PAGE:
Over the years, the “City of Angels” has rightly or wrongly acquired the reputation for being diabolically difficult for singles. The vast expanse of Southern California, which, while on the surface offers never-ending options, is considered to actually be a treacherous trap with no endgame and added stress (Rebecca Haithcoat, LAWeekly). In addition, as Damona Hoffman of the Huffington Post contends, many of Los Angeles’ inhabitants might be more preoccupied with the city’s culture of fame, making it a battle of on-the-spot analysis to determine true intentions. Yet, the answer to the love riddle, perhaps shrouded more than ever, has been the same as it has been from antiquity until now—balance.

You might say balance is the key to a healthy, ordered, and prosperous life. This philosophy is not new, either, as it has been around since the halcyon days of Aristotle, who espoused moderation. Throughout mankind, straddling the happy medium has applied to a spectrum of activities—from food, drink, work, school, hobbies, TV, the Internet, and so on.

Yet, people don’t often include the pursuit of love—and its maintenance once it’s earned—as something that should be both nurtured and tempered with restraint. Nevertheless, what ignites the flame of attraction that leads to love is a steady stream of passion, which thrives by teetering, tantalizingly. For instance, during the attraction phase, the slightest sense of doubt—”does he/she, doesn’t he/she”—keeps both parties in line, attuned to the other. The reason for this lies in the perception that the outcome is not a foregone conclusion. After all, it’s easy to take a potential mate for granted if he/she is won over without much effort. Inversely, we have a tendency to hold individuals, or things, in higher esteem if they are more rare, and thus take a greater effort to “convince.”

Subsumed under the social dynamics of persuasion—of which the ultimate persuasion, or love, is no exception—is the phenomenon referred to as the “scarcity principle” (Robert Cialdini). The appearance of scarcity is especially true during courtship when being a “challenge” is paramount, according to famed AskMen.com columnist, “Doc Love.”

Inherent in such a mindset, when pared down to the core, is the notion that all interactions between people—for the purpose of business or pleasure—are contingent upon a “value exchange” of communication. Seduction researcher Michal “Mehow” Pospieszalski has popularized this concept, which is founded upon the observation that attraction can be gained and sustained when one makes a noteworthy impact in as little time as possible, and doesn’t outstay his/her welcome vis-à-visthe “target.” Consequently, Pospieszalski is a proponent of cutting out the frivolous pleasantries and reducing flirting to “10-second sound bites”—or the equivalent in text form—that are rife with value and meaning.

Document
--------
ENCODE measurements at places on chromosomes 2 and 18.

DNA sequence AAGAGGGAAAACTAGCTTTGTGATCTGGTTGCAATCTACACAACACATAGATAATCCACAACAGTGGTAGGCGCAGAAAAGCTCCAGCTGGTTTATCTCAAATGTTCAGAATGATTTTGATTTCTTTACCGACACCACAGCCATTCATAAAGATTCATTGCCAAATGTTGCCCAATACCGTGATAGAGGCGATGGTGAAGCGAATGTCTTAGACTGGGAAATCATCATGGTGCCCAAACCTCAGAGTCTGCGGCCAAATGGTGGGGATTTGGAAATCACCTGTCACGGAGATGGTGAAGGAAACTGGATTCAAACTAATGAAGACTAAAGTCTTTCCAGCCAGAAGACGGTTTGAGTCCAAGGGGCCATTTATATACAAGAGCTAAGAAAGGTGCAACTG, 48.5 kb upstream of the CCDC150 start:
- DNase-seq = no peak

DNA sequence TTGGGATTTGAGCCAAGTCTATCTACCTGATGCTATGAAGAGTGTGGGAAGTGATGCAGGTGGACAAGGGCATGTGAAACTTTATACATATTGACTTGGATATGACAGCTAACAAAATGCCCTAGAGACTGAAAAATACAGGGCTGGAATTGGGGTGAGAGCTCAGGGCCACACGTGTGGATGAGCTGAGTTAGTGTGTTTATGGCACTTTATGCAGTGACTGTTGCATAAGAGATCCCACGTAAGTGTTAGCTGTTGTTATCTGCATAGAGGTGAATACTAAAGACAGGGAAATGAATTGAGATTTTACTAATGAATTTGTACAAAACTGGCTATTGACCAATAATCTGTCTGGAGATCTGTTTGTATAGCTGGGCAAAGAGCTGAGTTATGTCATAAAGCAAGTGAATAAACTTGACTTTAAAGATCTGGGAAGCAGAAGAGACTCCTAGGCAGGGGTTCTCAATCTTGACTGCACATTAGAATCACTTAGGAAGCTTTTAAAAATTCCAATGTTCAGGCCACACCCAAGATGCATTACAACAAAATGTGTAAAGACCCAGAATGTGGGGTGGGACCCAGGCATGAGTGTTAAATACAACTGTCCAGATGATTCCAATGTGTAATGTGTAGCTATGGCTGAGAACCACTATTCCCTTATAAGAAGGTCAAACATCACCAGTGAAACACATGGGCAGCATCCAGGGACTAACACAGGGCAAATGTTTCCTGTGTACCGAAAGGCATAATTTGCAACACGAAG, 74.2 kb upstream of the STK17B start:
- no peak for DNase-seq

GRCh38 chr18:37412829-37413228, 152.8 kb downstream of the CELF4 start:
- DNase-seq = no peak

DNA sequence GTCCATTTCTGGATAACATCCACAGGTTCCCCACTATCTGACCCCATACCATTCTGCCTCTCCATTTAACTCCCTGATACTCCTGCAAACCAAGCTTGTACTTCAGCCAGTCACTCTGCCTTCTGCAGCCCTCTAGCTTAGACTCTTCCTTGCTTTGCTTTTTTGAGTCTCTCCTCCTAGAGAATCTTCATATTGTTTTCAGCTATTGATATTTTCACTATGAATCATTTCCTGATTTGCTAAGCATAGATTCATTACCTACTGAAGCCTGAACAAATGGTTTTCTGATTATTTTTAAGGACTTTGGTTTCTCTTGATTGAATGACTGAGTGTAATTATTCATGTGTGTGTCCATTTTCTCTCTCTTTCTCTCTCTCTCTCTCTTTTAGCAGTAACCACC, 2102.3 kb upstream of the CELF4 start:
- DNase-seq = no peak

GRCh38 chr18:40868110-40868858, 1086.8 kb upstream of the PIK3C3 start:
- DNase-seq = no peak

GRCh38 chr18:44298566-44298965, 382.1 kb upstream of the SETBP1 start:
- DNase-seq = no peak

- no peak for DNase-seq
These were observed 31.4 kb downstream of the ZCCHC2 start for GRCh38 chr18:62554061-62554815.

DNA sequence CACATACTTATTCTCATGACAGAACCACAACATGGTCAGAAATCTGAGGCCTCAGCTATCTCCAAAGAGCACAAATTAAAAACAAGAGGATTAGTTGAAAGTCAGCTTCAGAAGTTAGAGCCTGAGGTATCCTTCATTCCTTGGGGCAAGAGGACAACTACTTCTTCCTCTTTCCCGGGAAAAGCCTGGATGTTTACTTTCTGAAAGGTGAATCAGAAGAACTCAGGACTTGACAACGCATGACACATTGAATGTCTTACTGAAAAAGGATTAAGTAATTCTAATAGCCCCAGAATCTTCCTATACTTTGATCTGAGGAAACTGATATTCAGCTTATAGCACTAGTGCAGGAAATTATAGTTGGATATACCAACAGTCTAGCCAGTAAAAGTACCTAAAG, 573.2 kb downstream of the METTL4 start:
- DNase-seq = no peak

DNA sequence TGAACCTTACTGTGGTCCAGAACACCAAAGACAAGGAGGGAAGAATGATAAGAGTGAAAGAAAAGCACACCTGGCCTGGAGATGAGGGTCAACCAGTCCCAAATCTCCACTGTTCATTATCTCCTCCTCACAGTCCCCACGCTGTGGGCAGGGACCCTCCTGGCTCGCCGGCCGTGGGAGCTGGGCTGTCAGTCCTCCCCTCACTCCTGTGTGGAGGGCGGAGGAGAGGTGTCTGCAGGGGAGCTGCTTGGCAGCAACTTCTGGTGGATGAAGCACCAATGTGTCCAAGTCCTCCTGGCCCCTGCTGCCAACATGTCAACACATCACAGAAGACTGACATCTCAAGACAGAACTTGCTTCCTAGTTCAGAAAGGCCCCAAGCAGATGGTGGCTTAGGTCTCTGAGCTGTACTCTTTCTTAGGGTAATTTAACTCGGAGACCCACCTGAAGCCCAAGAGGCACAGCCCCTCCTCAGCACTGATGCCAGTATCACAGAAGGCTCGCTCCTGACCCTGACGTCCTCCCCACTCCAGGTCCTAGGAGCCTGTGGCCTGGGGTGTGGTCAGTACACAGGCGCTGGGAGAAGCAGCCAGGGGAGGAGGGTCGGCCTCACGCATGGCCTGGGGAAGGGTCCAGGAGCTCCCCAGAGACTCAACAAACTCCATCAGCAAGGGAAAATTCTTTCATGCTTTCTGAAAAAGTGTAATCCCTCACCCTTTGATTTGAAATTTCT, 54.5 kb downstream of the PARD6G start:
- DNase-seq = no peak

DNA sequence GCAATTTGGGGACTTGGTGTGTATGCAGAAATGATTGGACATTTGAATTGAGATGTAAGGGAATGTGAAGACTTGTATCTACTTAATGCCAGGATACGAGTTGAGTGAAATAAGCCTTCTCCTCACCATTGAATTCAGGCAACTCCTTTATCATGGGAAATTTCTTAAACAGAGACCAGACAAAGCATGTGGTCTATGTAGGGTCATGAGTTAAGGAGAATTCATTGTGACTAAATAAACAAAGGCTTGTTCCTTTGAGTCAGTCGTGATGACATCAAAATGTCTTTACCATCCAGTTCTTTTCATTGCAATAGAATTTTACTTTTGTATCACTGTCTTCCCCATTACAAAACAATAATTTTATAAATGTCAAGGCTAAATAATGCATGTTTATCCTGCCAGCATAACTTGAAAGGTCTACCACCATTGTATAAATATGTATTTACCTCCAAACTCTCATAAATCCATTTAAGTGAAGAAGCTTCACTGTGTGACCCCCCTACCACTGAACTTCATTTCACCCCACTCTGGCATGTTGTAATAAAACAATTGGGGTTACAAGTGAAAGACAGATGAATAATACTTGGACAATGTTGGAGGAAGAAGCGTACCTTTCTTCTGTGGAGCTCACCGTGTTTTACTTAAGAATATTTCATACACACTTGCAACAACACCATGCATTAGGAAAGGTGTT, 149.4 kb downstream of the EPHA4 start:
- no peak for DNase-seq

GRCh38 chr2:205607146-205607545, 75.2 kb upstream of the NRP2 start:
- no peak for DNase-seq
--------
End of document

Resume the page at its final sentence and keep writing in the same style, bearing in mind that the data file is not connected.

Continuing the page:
The extent to which one backs off before wearing out his/her welcome is dependent on the perceived value one starts out with—in the eyes of the individual of interest. So, if one is deemed to be of a lesser value from the starting block—because of a perceived lack of good looks, status, or otherwise—he/she would be well-advised to pepper substantive statements of intent with words or non-verbal signals that indicate to the contrary (i.e., making a subtle back-turn after a well-timed compliment). In essence, this conveys the absence of neediness and desperation—arguably the two most infamous red flags—and thereby increases perceived viability.

Therefore, for the initially “disadvantaged,” the playing field can be leveled by “giving less than you get,” though what is given must be unique and/or memorable (Pospieszalski). Well-known examples of this include ending a hug or conversation first, in order to give the impression of a prize worthy of being sought after. And first impressions—or the sensitive dependence to initial conditions—are the wellspring by which everything else follows, per Chaos Theory.

In attraction and eventually love, modulating the first impression, in relation to a prospective mate, may appropriately engender a wavelength of mutual respect. Of course, from there, while the road to love may be just over the horizon, the push-and-pull game thereafter should invariably continue.

Imaan Jalali